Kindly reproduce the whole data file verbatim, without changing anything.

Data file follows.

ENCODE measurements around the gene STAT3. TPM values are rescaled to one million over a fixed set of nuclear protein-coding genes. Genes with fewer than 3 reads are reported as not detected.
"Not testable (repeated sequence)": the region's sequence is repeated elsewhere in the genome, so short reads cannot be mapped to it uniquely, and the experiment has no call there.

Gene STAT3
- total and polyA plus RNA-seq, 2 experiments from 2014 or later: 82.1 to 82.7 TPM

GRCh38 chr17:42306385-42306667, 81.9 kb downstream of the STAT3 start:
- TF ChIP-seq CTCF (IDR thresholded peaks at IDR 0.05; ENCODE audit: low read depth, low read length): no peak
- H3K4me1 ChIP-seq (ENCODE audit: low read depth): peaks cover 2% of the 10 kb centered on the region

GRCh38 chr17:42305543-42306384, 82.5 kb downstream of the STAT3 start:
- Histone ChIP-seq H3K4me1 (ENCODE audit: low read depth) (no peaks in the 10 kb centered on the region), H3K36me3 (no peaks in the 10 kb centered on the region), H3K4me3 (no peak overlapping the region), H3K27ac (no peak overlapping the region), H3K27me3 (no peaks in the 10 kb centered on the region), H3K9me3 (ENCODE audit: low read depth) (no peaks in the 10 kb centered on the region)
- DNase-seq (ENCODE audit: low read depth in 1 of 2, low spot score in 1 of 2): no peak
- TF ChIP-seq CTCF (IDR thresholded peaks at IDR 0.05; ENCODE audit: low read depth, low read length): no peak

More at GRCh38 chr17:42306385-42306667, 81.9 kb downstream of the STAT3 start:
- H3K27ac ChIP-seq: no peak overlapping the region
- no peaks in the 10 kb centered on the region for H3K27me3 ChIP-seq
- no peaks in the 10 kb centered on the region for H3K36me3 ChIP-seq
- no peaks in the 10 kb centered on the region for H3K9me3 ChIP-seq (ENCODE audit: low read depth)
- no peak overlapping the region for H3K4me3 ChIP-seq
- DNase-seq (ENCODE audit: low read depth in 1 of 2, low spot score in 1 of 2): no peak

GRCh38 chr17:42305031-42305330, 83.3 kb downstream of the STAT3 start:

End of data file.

ENCODE measurements around the gene STAT3. TPM values are rescaled to one million over a fixed set of nuclear protein-coding genes. Genes with fewer than 3 reads are reported as not detected.
"Not testable (repeated sequence)": the region's sequence is repeated elsewhere in the genome, so short reads cannot be mapped to it uniquely, and the experiment has no call there.

Gene STAT3
- total and polyA plus RNA-seq, 2 experiments from 2014 or later: 82.1 to 82.7 TPM

GRCh38 chr17:42306385-42306667, 81.9 kb downstream of the STAT3 start:
- TF ChIP-seq CTCF (IDR thresholded peaks at IDR 0.05; ENCODE audit: low read depth, low read length): no peak
- H3K4me1 ChIP-seq (ENCODE audit: low read depth): peaks cover 2% of the 10 kb centered on the region

GRCh38 chr17:42305543-42306384, 82.5 kb downstream of the STAT3 start:
- Histone ChIP-seq H3K4me1 (ENCODE audit: low read depth) (no peaks in the 10 kb centered on the region), H3K36me3 (no peaks in the 10 kb centered on the region), H3K4me3 (no peak overlapping the region), H3K27ac (no peak overlapping the region), H3K27me3 (no peaks in the 10 kb centered on the region), H3K9me3 (ENCODE audit: low read depth) (no peaks in the 10 kb centered on the region)
- DNase-seq (ENCODE audit: low read depth in 1 of 2, low spot score in 1 of 2): no peak
- TF ChIP-seq CTCF (IDR thresholded peaks at IDR 0.05; ENCODE audit: low read depth, low read length): no peak

More at GRCh38 chr17:42306385-42306667, 81.9 kb downstream of the STAT3 start:
- H3K27ac ChIP-seq: no peak overlapping the region
- no peaks in the 10 kb centered on the region for H3K27me3 ChIP-seq
- no peaks in the 10 kb centered on the region for H3K36me3 ChIP-seq
- no peaks in the 10 kb centered on the region for H3K9me3 ChIP-seq (ENCODE audit: low read depth)
- no peak overlapping the region for H3K4me3 ChIP-seq
- DNase-seq (ENCODE audit: low read depth in 1 of 2, low spot score in 1 of 2): no peak

GRCh38 chr17:42305031-42305330, 83.3 kb downstream of the STAT3 start: